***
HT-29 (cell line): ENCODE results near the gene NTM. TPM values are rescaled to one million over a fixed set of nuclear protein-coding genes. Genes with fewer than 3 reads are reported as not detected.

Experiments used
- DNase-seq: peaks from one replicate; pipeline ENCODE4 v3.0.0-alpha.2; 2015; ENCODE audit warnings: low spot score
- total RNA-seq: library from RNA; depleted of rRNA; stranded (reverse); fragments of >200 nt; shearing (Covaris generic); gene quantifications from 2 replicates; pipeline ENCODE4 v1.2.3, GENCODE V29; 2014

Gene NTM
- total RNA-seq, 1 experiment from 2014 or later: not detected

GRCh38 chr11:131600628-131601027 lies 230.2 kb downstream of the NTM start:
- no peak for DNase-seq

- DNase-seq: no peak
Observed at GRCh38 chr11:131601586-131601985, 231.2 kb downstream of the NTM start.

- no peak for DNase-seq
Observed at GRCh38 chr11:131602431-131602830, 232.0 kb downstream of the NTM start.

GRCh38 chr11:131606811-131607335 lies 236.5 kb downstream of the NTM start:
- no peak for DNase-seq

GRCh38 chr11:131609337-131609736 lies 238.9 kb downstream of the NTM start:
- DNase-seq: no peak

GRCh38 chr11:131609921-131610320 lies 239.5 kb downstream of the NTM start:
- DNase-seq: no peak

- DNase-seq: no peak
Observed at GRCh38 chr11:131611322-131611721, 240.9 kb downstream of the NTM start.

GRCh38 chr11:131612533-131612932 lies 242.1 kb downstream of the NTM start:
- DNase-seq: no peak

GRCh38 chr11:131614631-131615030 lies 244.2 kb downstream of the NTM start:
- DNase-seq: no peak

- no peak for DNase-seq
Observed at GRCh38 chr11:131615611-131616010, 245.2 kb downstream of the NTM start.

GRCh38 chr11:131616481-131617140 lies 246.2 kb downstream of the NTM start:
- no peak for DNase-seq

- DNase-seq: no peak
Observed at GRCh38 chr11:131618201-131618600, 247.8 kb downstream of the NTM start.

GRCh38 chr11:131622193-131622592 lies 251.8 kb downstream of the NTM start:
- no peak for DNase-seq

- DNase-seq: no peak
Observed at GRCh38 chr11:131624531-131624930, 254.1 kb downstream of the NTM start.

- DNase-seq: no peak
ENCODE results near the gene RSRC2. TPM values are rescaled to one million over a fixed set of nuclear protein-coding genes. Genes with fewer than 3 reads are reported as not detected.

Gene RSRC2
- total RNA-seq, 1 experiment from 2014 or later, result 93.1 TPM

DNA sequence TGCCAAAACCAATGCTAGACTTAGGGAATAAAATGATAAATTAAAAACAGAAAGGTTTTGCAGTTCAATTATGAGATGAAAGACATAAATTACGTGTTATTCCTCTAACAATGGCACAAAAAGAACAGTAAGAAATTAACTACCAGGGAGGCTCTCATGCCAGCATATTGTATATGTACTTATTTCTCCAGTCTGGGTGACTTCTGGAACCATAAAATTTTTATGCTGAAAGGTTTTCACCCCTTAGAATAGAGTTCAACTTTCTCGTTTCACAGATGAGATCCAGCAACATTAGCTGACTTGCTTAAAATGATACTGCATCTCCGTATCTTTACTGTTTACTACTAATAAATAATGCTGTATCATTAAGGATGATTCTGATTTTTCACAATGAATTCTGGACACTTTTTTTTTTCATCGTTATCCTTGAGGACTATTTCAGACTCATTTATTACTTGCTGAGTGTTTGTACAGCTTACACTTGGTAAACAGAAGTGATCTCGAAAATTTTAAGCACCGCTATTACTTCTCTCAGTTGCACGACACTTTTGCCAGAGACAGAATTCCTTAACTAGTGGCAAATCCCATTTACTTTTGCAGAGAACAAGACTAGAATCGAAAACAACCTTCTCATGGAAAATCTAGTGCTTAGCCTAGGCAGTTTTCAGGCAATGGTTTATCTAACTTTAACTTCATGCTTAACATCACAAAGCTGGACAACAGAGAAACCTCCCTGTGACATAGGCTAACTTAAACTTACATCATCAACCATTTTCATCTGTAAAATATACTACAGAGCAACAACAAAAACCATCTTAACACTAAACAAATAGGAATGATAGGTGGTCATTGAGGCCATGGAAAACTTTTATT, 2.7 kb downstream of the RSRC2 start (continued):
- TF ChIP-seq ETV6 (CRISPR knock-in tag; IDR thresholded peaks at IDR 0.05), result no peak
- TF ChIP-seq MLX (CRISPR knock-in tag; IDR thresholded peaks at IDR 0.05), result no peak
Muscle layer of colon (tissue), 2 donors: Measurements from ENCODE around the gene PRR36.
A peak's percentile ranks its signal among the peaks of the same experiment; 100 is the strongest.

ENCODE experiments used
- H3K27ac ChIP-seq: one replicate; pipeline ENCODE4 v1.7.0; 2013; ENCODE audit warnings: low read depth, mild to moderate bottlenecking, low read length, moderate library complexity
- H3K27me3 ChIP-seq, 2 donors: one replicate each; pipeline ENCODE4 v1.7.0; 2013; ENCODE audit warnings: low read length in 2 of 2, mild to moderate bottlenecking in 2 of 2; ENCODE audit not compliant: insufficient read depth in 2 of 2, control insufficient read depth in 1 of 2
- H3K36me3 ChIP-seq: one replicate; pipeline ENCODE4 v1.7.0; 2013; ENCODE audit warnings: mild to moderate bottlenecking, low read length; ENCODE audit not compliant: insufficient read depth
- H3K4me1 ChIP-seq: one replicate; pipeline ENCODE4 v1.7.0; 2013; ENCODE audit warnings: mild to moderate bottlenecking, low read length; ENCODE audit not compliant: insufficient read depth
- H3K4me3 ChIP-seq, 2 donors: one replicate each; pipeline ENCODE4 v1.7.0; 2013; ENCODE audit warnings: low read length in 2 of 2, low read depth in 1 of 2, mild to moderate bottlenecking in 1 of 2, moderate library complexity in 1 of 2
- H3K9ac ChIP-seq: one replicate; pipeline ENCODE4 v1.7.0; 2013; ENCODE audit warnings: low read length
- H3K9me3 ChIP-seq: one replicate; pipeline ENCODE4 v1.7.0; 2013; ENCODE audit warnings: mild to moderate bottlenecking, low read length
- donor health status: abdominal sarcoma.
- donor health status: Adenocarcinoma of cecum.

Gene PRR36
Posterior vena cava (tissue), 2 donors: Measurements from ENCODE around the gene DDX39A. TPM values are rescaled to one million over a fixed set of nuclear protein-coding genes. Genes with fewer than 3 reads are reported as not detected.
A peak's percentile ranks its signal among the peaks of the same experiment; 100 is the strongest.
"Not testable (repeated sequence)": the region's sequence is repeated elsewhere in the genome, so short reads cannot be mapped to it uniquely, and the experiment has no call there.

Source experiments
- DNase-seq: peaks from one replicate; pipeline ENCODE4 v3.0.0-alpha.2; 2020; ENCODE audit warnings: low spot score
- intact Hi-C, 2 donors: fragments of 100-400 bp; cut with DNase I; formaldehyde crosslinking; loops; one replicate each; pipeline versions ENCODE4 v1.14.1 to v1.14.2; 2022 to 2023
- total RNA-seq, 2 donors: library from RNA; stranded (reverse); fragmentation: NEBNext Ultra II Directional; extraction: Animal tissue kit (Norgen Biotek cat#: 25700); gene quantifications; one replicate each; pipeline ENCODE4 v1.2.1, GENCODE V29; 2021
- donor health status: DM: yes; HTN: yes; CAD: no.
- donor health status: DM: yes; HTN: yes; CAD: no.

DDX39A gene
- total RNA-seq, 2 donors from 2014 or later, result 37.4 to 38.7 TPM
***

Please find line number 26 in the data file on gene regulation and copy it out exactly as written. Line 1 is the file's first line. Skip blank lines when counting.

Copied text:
Observed at GRCh38 chr11:131615611-131616010, 245.2 kb downstream of the NTM start.